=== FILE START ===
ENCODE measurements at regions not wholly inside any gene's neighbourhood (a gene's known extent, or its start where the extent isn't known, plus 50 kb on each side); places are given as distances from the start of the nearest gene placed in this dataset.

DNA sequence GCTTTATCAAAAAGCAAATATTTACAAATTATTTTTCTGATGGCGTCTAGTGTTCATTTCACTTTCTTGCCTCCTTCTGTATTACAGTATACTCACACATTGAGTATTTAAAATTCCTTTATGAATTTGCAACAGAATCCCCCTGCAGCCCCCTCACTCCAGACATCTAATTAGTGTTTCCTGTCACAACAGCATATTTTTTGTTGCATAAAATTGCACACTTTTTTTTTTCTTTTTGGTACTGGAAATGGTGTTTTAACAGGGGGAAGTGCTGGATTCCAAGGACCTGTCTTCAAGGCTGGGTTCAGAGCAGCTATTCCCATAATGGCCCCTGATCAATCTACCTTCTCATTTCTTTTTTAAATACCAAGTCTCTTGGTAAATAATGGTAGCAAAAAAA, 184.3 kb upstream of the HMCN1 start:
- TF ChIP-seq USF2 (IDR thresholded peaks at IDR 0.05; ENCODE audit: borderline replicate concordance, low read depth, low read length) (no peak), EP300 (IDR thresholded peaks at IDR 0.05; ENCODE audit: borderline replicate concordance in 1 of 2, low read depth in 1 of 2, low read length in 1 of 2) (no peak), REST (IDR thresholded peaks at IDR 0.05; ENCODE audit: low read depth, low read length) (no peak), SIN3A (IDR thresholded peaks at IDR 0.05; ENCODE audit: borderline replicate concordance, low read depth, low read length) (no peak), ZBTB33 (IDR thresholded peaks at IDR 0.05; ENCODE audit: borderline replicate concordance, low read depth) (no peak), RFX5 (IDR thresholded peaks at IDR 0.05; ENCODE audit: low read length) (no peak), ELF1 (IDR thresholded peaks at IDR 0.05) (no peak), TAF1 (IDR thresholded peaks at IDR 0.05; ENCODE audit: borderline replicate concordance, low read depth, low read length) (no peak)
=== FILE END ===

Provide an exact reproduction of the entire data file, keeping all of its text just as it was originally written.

ENCODE measurements at regions not wholly inside any gene's neighbourhood (a gene's known extent, or its start where the extent isn't known, plus 50 kb on each side); places are given as distances from the start of the nearest gene placed in this dataset.

DNA sequence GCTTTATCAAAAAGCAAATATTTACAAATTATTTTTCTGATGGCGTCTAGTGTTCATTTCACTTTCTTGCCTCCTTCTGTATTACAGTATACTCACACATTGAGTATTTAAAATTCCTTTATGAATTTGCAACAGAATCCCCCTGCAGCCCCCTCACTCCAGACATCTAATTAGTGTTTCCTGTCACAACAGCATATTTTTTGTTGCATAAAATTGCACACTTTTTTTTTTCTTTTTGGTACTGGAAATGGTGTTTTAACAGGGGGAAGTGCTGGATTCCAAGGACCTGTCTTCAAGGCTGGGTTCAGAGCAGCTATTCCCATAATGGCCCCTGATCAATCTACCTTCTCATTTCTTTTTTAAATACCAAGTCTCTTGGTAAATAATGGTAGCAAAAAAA, 184.3 kb upstream of the HMCN1 start:
- TF ChIP-seq USF2 (IDR thresholded peaks at IDR 0.05; ENCODE audit: borderline replicate concordance, low read depth, low read length) (no peak), EP300 (IDR thresholded peaks at IDR 0.05; ENCODE audit: borderline replicate concordance in 1 of 2, low read depth in 1 of 2, low read length in 1 of 2) (no peak), REST (IDR thresholded peaks at IDR 0.05; ENCODE audit: low read depth, low read length) (no peak), SIN3A (IDR thresholded peaks at IDR 0.05; ENCODE audit: borderline replicate concordance, low read depth, low read length) (no peak), ZBTB33 (IDR thresholded peaks at IDR 0.05; ENCODE audit: borderline replicate concordance, low read depth) (no peak), RFX5 (IDR thresholded peaks at IDR 0.05; ENCODE audit: low read length) (no peak), ELF1 (IDR thresholded peaks at IDR 0.05) (no peak), TAF1 (IDR thresholded peaks at IDR 0.05; ENCODE audit: borderline replicate concordance, low read depth, low read length) (no peak)